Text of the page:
Berliner (captward) Fri 19 Sep 03 09:02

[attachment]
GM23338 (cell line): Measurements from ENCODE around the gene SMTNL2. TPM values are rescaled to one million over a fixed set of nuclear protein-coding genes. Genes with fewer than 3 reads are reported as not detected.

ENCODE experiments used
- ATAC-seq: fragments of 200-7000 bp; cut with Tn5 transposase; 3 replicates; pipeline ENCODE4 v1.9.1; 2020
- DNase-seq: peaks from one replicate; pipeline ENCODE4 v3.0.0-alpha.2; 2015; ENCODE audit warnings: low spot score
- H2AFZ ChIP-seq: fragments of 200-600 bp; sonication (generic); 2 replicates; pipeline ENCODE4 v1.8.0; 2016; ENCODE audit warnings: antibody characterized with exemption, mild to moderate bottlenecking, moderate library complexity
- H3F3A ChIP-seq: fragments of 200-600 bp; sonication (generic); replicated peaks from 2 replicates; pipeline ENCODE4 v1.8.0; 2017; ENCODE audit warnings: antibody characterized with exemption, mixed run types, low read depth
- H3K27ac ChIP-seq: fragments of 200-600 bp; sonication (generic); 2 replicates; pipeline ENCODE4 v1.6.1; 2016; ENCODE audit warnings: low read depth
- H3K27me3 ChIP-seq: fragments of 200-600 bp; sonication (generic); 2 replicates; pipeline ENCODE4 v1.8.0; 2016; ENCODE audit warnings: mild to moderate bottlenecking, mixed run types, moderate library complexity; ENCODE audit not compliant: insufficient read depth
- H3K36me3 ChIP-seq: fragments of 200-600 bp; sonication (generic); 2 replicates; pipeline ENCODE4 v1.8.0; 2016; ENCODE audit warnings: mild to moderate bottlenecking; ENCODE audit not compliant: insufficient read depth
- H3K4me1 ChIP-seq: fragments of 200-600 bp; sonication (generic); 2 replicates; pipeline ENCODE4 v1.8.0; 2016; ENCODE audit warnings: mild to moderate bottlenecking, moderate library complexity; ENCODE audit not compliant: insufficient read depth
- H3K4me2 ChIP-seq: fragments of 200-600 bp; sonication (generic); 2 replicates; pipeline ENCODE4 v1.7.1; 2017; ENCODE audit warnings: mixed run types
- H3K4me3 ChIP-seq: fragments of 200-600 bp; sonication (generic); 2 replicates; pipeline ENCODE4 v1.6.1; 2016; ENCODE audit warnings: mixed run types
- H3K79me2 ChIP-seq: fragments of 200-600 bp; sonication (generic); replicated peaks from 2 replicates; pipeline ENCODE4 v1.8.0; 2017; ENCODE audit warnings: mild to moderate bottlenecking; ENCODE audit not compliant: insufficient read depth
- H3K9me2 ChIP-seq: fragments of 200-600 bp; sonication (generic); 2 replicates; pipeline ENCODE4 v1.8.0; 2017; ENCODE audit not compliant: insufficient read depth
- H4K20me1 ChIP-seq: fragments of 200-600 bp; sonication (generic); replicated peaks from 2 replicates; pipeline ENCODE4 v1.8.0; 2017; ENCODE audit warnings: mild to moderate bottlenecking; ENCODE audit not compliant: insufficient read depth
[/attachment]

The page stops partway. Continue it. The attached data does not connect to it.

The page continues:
That first list is incredibly tantalizing: you've made me *really* interested in hearing Blackburn & Snow, and I guess you know that all of a sudden all the trendy young Brit stars are talking about how they've just discovered U by the ISB. I got the Gentle Soul reissue, too, and was very pleased that it wasn't as mushy as I'd remembered; some good stuff there. And Judy Collins' sort of chamber-folk approach might be hard to "hear" in retrospect, although she, I think, kicked Sandy Denny's ass with her version of "Who Knows Where The Time Goes." That said, though, I gotta take issue with you on Liege & Lief. That has always been one of my favorite records, mostly due to Sandy's ferocious version of "Tam Lin," which, even after a decade of listening to the stuff, sort of got my "I didn't know you could do that with folk music" award. The album's version of "Matty Groves" isn't bad, either, and the band at this point was strong enough that when she left they went on to produce yet another of my favorite all-time records, Full House, where the emotional freight her voice had been carrying was taken up by Richard Thompson's snaky, weird, and definitely *not* folkie guitar. I'm pretty much with you on the rest of the overrated stuff: I remember just before the first CSN album came out, Ahmet Ertegun (head of their label) was saying "I've never heard singing like this," and then it came out, all full of static harmonies, and I thought, Hey, I should buy Ahmet a Stanley Brothers album. The Burritos and Gram both fall into my "Huh?" category (and Emmylou "Ice Queen" Harris by association -- wow! look at everybody throwing things at me!) and as for the ISB's first couple, that reminds me of a story. I was working at the Princeton University Store (I wasn't a student; it was a job) selling hi-fis and this nice lady down in the camera department saw me heading to the record department one lunch-break. "My son has just produced an album," she said, all proud. "Really, Mrs. Boyd?" I said, and she showed me the ISB's first album. I didn't have the money to buy it right then, and I'm glad I didn't because someone else in the house where I was living did and I hated it -- still do. Some day I'm going to have to ask Joe about how he got over there (I've already told him the doting Mom story), but there were several Americans buzzing around the English scene around then, weren't there? Joe from Princeton, Shel Talmy from, I think, Nashville, and Paul Simon (I once stood at the railroad station where he wrote "Homeward Bound") stealing "Parsley Sage etc" from Martin Carthy... What were all the Yanks doing over there, anyway? Did they make a big difference, do you think?